Democrats likely to alter intelligence proposal

By Pamela Hess
Associated Press / July 10, 2009
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WASHINGTON - Stymied by a veto threat, House Democrats moved yesterday toward compromise with the Obama administration on legislation to broaden lawmakers’ access to secret intelligence briefings.

Democratic aides said they expect the 2010 intelligence authorization bill will be approved despite a provision opposed by the White House because it requires the president to expand the number of lawmakers briefed on covert operations.

The White House, which argues that briefing more lawmakers increases the chances of leaks and could erode the president’s constitutional authorities, threatened the veto Wednesday, the same day that Democrats revealed that CIA Director Leon Panetta had testified secretly that agency briefers had misled lawmakers in the past.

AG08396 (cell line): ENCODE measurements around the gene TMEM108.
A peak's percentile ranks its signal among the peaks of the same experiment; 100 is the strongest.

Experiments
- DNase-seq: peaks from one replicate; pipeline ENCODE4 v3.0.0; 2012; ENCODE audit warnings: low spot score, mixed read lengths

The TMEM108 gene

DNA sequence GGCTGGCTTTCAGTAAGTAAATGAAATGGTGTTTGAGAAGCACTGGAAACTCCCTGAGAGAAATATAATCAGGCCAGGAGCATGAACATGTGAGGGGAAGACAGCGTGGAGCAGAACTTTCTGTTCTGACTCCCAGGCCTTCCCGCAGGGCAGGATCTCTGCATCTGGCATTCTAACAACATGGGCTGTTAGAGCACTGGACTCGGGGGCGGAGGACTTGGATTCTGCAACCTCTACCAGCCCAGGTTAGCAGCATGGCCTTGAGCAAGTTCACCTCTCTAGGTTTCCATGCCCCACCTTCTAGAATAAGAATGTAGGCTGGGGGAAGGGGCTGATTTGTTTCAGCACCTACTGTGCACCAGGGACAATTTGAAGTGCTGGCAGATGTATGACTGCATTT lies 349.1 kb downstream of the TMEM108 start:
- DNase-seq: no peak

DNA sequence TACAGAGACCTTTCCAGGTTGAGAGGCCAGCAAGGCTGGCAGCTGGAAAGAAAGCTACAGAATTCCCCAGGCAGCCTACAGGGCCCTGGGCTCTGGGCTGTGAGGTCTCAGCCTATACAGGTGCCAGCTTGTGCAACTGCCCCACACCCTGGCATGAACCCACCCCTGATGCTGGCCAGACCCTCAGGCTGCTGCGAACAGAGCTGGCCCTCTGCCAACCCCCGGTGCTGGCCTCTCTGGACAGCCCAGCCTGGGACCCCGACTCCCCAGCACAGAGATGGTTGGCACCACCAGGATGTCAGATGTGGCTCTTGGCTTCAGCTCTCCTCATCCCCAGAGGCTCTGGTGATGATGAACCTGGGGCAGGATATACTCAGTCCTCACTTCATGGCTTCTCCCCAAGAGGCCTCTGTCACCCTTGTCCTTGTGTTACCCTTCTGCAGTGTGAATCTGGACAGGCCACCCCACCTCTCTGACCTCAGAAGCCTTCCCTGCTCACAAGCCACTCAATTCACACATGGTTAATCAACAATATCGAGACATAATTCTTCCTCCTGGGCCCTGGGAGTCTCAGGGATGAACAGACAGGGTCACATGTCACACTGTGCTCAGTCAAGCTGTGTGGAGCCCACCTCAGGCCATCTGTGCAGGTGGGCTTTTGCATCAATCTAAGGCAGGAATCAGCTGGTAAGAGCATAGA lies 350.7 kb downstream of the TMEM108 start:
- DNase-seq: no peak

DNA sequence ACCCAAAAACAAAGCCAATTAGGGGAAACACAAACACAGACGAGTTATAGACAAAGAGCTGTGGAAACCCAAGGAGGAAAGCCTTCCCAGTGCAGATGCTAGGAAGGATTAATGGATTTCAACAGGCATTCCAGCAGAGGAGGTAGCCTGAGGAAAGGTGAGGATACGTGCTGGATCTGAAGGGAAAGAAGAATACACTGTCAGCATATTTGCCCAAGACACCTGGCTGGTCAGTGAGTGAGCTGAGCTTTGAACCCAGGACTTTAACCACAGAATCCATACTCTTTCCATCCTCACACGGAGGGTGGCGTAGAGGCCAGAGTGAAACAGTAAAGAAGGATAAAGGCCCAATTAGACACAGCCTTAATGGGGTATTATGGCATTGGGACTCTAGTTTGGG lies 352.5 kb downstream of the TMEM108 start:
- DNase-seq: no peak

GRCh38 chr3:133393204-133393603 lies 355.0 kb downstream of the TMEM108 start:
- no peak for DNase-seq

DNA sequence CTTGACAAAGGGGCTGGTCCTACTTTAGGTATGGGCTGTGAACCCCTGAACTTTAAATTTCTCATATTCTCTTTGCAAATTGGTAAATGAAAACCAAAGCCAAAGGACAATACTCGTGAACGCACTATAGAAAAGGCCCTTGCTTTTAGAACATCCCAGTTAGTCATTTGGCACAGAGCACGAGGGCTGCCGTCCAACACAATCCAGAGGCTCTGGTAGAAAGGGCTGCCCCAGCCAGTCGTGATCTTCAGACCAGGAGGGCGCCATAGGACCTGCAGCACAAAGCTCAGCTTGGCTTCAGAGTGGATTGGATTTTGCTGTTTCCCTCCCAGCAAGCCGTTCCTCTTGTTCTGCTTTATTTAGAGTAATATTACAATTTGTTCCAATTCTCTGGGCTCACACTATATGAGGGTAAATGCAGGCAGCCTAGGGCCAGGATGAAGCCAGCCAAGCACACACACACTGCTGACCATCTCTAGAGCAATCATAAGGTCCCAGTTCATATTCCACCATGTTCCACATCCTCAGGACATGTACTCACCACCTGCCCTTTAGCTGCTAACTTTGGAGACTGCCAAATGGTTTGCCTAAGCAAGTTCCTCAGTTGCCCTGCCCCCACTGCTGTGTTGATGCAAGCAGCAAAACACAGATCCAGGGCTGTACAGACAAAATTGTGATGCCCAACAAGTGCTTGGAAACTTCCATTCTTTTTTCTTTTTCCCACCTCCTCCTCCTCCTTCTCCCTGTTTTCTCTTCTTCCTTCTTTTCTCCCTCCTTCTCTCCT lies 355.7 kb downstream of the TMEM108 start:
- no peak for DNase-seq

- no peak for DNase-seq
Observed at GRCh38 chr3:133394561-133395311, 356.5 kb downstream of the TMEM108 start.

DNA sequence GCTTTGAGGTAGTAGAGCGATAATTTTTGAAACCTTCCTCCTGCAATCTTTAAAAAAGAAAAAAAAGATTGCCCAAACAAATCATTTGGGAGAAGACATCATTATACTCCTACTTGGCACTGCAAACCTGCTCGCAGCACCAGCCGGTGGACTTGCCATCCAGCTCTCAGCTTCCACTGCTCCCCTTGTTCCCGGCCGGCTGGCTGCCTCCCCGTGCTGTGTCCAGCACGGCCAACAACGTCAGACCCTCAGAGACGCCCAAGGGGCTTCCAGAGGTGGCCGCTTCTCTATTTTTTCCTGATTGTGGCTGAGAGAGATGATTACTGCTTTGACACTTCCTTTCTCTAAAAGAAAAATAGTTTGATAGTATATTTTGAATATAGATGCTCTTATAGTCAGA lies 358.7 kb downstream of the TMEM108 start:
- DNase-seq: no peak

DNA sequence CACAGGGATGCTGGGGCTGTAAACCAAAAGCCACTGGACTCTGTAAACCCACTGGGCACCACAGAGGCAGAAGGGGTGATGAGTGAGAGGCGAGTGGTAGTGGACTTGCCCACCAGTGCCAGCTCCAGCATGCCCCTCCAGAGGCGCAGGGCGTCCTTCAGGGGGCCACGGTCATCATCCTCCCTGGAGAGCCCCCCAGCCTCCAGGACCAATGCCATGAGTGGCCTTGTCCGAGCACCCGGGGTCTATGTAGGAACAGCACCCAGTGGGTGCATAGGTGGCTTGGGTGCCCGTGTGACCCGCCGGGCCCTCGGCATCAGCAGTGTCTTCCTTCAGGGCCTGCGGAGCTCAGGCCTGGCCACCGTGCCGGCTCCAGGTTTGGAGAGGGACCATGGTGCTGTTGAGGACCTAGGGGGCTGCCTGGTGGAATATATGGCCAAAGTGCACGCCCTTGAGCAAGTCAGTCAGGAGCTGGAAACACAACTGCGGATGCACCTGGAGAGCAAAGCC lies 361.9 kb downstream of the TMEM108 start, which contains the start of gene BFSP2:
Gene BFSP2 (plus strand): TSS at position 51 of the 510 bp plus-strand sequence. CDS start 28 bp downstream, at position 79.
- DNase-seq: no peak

Panetta said during a closed House Intelligence Committee meeting June 24 that House members had not been fully informed about one classified program at the CIA, according to an official familiar with the matter. The program was begun following the Sept. 11 terrorist attacks. It was brought to Panetta’s attention about a day before his June 24 testimony by an office within the spy agency, the official said.

Panetta has asked a senior officer to review the case and find ways to keep Congress better informed, the official said. Speaking on the condition of anonymity because he was not authorized to discuss the matter publicly, the official characterized the program as one used only sporadically.

House Speaker Nancy Pelosi told reporters yesterday that the chairman of the House Intelligence Committee, Representative Silvestre Reyes of Texas, is in discussions with the White House about potential changes in the bill. The measure, expected to be taken up yesterday, has been delayed, likely until next week.

Pelosi, who in May accused the CIA of lying to her about its harsh interrogations of terror detainees, said she had been unaware of the June 24 revelations by Panetta until her office received calls from reporters.

What Pelosi knew about the CIA’s interrogation program and when she knew it - and why she did not object to the waterboardings - is expected to be a feature of Republican talking points during debate over the bill.